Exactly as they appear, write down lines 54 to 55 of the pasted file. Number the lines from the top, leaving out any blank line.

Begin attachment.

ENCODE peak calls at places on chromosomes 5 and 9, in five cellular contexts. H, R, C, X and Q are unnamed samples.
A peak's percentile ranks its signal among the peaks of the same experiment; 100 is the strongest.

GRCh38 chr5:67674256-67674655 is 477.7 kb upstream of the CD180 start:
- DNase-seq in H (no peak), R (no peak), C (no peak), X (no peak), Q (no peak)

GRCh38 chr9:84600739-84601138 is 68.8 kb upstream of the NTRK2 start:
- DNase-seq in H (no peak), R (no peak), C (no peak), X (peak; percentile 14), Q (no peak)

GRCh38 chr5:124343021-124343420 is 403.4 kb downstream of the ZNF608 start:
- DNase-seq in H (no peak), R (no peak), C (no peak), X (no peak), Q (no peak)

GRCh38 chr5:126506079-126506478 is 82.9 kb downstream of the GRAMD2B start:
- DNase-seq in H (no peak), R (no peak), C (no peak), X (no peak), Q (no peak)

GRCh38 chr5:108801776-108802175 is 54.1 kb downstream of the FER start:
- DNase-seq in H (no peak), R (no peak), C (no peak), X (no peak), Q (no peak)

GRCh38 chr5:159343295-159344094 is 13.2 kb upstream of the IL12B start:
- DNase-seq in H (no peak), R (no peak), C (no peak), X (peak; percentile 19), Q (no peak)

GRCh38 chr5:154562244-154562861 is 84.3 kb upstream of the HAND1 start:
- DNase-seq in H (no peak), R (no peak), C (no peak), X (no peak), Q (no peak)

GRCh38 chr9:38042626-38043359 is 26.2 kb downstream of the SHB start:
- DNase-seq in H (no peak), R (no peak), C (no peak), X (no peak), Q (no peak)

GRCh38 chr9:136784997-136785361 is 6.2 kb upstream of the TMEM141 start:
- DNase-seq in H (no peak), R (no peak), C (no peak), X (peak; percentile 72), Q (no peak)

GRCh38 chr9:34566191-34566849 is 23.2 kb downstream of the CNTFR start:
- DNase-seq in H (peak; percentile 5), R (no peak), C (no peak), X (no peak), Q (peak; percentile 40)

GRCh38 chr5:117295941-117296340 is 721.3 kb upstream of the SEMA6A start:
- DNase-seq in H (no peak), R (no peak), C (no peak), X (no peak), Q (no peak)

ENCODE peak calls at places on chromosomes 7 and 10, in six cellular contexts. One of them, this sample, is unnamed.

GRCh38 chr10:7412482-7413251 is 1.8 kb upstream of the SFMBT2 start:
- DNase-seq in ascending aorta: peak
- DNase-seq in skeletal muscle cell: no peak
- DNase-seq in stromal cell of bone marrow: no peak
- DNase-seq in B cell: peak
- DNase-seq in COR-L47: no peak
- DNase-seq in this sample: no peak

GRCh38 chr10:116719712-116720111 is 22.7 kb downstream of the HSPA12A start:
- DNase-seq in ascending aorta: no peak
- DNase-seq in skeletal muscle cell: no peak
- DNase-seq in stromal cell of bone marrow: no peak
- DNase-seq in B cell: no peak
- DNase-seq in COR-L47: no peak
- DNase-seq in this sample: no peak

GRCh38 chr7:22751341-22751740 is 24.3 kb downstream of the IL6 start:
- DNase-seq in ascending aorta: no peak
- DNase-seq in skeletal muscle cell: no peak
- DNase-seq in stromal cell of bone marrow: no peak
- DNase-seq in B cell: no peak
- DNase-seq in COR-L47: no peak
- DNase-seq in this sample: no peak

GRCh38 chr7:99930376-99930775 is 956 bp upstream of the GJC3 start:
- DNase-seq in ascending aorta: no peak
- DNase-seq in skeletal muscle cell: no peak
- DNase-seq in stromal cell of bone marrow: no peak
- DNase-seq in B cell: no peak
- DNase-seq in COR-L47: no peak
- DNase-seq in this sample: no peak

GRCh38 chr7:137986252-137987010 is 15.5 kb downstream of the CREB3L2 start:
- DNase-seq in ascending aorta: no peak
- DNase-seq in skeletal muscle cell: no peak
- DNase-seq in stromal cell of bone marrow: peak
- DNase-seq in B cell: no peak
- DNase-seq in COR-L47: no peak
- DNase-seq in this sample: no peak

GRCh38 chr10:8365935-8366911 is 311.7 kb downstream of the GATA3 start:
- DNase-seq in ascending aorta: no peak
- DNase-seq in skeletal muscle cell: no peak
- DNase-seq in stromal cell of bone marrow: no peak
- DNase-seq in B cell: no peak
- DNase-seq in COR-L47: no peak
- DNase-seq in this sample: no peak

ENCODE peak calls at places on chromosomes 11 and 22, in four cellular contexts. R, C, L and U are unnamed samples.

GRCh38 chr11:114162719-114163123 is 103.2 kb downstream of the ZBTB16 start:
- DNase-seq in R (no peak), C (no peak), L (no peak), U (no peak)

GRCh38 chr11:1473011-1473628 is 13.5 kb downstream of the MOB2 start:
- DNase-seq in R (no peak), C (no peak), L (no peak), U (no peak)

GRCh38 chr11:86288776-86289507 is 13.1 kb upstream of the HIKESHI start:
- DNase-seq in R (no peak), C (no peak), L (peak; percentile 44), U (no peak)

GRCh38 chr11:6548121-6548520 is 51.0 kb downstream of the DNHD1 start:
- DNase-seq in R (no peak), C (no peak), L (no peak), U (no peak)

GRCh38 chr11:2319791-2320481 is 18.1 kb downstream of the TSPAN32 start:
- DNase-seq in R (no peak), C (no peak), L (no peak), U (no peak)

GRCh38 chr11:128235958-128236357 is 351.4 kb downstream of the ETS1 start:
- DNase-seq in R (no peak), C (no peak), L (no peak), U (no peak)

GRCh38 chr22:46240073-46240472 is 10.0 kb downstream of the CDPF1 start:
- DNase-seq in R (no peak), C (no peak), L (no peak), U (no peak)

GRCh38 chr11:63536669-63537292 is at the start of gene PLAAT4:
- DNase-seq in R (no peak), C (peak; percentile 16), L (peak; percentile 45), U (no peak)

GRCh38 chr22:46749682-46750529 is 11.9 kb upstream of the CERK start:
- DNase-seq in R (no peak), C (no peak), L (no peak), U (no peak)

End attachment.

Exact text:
GRCh38 chr7:137986252-137987010 is 15.5 kb downstream of the CREB3L2 start:
- DNase-seq in ascending aorta: no peak